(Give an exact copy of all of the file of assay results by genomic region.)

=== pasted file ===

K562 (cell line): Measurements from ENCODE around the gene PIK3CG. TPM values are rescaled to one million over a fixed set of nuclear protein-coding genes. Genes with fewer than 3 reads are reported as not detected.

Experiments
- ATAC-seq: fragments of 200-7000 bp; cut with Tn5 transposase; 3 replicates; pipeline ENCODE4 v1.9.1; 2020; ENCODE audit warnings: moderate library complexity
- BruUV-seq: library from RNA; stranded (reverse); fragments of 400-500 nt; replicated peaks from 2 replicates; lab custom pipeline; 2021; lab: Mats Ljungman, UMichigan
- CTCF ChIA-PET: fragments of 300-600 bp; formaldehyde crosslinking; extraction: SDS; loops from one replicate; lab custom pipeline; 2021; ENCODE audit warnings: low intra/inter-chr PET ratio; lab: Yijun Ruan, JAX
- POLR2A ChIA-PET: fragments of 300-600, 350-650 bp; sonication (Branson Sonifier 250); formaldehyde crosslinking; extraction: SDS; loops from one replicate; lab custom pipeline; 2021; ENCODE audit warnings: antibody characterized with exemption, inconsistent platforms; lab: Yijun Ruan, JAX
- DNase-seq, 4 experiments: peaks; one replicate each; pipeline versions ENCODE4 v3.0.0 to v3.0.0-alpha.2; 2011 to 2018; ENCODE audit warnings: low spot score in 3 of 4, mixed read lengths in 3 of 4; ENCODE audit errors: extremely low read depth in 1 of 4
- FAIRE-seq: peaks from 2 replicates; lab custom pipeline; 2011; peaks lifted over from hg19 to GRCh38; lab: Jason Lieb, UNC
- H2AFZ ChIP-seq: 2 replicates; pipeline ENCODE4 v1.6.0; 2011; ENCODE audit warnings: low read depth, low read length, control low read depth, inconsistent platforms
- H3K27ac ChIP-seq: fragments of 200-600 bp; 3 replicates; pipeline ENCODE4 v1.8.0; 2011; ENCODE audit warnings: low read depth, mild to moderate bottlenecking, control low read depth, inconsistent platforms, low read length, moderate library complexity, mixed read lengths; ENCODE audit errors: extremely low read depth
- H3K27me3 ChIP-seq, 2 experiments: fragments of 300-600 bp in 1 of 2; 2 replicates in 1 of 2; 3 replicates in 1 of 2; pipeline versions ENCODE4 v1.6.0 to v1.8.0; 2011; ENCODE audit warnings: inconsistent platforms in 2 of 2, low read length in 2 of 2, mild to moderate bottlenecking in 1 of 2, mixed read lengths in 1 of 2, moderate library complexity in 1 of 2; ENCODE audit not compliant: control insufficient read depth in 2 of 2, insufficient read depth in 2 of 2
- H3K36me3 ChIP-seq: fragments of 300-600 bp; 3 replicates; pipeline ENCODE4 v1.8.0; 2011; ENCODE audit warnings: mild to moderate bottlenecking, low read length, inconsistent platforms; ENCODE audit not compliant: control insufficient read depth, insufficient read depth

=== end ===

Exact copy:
K562 (cell line): Measurements from ENCODE around the gene PIK3CG. TPM values are rescaled to one million over a fixed set of nuclear protein-coding genes. Genes with fewer than 3 reads are reported as not detected.

Experiments
- ATAC-seq: fragments of 200-7000 bp; cut with Tn5 transposase; 3 replicates; pipeline ENCODE4 v1.9.1; 2020; ENCODE audit warnings: moderate library complexity
- BruUV-seq: library from RNA; stranded (reverse); fragments of 400-500 nt; replicated peaks from 2 replicates; lab custom pipeline; 2021; lab: Mats Ljungman, UMichigan
- CTCF ChIA-PET: fragments of 300-600 bp; formaldehyde crosslinking; extraction: SDS; loops from one replicate; lab custom pipeline; 2021; ENCODE audit warnings: low intra/inter-chr PET ratio; lab: Yijun Ruan, JAX
- POLR2A ChIA-PET: fragments of 300-600, 350-650 bp; sonication (Branson Sonifier 250); formaldehyde crosslinking; extraction: SDS; loops from one replicate; lab custom pipeline; 2021; ENCODE audit warnings: antibody characterized with exemption, inconsistent platforms; lab: Yijun Ruan, JAX
- DNase-seq, 4 experiments: peaks; one replicate each; pipeline versions ENCODE4 v3.0.0 to v3.0.0-alpha.2; 2011 to 2018; ENCODE audit warnings: low spot score in 3 of 4, mixed read lengths in 3 of 4; ENCODE audit errors: extremely low read depth in 1 of 4
- FAIRE-seq: peaks from 2 replicates; lab custom pipeline; 2011; peaks lifted over from hg19 to GRCh38; lab: Jason Lieb, UNC
- H2AFZ ChIP-seq: 2 replicates; pipeline ENCODE4 v1.6.0; 2011; ENCODE audit warnings: low read depth, low read length, control low read depth, inconsistent platforms
- H3K27ac ChIP-seq: fragments of 200-600 bp; 3 replicates; pipeline ENCODE4 v1.8.0; 2011; ENCODE audit warnings: low read depth, mild to moderate bottlenecking, control low read depth, inconsistent platforms, low read length, moderate library complexity, mixed read lengths; ENCODE audit errors: extremely low read depth
- H3K27me3 ChIP-seq, 2 experiments: fragments of 300-600 bp in 1 of 2; 2 replicates in 1 of 2; 3 replicates in 1 of 2; pipeline versions ENCODE4 v1.6.0 to v1.8.0; 2011; ENCODE audit warnings: inconsistent platforms in 2 of 2, low read length in 2 of 2, mild to moderate bottlenecking in 1 of 2, mixed read lengths in 1 of 2, moderate library complexity in 1 of 2; ENCODE audit not compliant: control insufficient read depth in 2 of 2, insufficient read depth in 2 of 2
- H3K36me3 ChIP-seq: fragments of 300-600 bp; 3 replicates; pipeline ENCODE4 v1.8.0; 2011; ENCODE audit warnings: mild to moderate bottlenecking, low read length, inconsistent platforms; ENCODE audit not compliant: control insufficient read depth, insufficient read depth